Hollywood’s latest slate of summer blockbuster extravaganzas left a sour taste in many cinemagoer’s mouths with many bloggers asking if this was “The worst summer ever for movies?” While the major Hollywood studios were busy churning out countless sequels, reboots and nostalgia pieces, a small independent distributor based out of New York called A24 was quietly releasing some of the most original films of the year. Films like Green Room, The Lobster, and Swiss Army Man prove that fresh filmmaking voices are still out there, and, if given a chance, are capable of churning out work that can challenge the kinds of audiences that still crave originality. Right now, the only film distributor seemingly willing to give some of these rising young filmmakers a platform is A24.
In the span of 4 short years, A24 has quickly emerged as perhaps the most important independent film distributor in America. Since its inception in 2012, the company is responsible for distributing such indie darlings as Spring Breakers, The Spectacular Now, Under the Skin, Obvious Child, Ex Machina, Room, The Witch, Moonlight and the aforementioned 3 films, to name but a few. Arguably no other distributor has amassed as impressive a library of films in such a short span of time and not since the early days of Miramax has an independent distributor taken Hollywood by storm quite like A24 has these last few years. Typically, whenever its name is attached to a film, you’re bound to have something worthy of discussion whenever you exit the theatre, unlike the vast majority of drivel that has come out of the major studios recently.
The company was founded in August of 2012 by a trio of hungry young executives with a shared goal in mind of getting small, experimental arthouse favorites out in front of as many eyeballs as possible. It was the collective visions of Daniel Katz, David Fenkel, and John Hodges, three industry veterans in their own right, who based their new company out of New York City, or a full 3000 miles away from the glitz and glamour of Hollywood, thereby heightening the outsider image of their brand even more. To this day, the company still houses its headquarters in New York where it now staffs several dozen employees, none of them over the age of 43.
The company hit the ground running from its inception by getting behind former enfant terrible Harmony Korine’s trippy neon-soaked “beach noir” Spring Breakers. The film drew considerable advanced buzz for starring a pair of former Disney starlets (Vanessa Hudgens & Selena Gomez) in very provocative roles playing a pair of college-aged girls running amuck during their spring break in Florida. While Gomez and Hudgens carried the majority of the headlines heading into the film, it was James Franco who everybody was talking about once the credits rolled. That’s because Franco completely disappeared into the role of “Alien”, a local drug dealer and aspiring rapper who takes Gomez and Hudgens, along with Ashley Benson and Rachel Korine under his wing. Spring Breakers toured the festival circuit in the fall of 2012 before opening in limited release in March of 2013 where it quickly polarized both audiences and critics alike. Regardless if you love it or hate it, there’s no denying that Spring Breakers is easily one of the most fascinating films to come out in recent years and it was an important first step for A24 who reaped the rewards of the film’s success to the tune of $14 million.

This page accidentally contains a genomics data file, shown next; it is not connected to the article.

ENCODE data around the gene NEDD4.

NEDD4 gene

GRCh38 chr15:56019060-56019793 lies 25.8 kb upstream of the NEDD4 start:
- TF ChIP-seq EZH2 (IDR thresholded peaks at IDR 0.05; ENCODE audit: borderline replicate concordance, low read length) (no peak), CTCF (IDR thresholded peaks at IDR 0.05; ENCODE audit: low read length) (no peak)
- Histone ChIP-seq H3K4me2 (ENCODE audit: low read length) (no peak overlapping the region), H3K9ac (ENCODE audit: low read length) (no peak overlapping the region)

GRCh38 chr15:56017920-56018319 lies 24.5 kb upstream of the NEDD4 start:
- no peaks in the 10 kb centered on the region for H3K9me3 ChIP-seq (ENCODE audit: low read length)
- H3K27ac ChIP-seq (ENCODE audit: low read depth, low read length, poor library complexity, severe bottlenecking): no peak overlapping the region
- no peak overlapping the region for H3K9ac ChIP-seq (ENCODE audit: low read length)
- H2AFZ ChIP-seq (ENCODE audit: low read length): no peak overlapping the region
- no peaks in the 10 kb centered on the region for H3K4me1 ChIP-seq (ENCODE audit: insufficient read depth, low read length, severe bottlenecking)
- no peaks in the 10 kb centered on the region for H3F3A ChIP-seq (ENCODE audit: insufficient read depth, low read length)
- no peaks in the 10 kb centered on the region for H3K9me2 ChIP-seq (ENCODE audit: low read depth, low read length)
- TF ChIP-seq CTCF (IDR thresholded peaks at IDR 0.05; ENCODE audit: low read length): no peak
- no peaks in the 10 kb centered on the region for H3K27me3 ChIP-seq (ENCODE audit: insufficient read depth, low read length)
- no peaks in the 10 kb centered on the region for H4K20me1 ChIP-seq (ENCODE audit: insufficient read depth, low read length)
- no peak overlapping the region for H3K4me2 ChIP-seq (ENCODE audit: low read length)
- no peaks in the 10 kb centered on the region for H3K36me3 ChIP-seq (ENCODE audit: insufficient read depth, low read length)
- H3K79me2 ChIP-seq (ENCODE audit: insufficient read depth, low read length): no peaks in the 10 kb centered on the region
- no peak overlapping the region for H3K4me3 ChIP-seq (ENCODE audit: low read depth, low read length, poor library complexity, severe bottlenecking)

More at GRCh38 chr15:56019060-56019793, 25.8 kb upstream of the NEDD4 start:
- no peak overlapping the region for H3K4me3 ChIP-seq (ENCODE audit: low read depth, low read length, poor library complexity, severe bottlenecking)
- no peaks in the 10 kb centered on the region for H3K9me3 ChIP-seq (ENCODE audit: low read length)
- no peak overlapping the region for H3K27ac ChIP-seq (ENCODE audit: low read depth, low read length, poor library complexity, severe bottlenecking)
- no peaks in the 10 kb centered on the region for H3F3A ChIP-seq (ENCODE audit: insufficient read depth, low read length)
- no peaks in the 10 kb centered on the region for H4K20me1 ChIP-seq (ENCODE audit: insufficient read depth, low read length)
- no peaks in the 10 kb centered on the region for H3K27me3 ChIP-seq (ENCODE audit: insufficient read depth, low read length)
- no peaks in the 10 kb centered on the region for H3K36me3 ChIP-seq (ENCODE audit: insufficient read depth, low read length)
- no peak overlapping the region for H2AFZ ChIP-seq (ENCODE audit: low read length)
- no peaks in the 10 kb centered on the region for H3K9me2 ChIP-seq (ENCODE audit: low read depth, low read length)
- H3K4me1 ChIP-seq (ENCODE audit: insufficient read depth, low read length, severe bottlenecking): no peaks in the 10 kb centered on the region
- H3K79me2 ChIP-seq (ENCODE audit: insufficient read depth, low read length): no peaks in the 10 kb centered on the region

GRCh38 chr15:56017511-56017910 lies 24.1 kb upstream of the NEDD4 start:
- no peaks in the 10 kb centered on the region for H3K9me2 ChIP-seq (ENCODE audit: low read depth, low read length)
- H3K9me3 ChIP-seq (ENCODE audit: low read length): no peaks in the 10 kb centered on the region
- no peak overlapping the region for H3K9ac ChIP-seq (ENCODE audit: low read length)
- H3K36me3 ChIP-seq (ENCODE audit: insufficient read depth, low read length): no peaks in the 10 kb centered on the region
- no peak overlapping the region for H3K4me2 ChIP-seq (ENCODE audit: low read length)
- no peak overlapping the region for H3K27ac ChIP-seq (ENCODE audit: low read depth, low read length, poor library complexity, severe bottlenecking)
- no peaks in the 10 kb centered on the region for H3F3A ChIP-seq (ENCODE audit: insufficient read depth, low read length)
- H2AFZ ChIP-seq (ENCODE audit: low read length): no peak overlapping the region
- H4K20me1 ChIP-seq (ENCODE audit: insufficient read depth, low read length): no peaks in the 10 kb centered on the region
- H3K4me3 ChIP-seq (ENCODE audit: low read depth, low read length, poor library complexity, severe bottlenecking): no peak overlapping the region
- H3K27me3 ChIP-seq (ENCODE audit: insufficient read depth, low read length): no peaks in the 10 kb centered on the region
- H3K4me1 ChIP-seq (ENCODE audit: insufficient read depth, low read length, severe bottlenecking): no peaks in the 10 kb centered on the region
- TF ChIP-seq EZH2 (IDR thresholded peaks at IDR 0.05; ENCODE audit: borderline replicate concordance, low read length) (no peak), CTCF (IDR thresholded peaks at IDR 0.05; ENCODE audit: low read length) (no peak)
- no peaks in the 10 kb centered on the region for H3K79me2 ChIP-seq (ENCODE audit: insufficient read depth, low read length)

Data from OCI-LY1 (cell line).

Following the success of Spring Breakers, A24 rounded out its 2013 release schedule by releasing a pair of films centered around young people in varying degrees of unrest. The first, Sofia Coppola’s The Bling Ring, coincidentally shared many overlapping themes with Spring Breakers as it also focused on white kids from pampered backgrounds committing various illegal acts. While it could be argued that Coppola is just as unpredictable a filmmaker as Korine, her experiment in upper-middle-class delinquency, while occasionally enjoyable, was nowhere near as successful as Spring Breakers.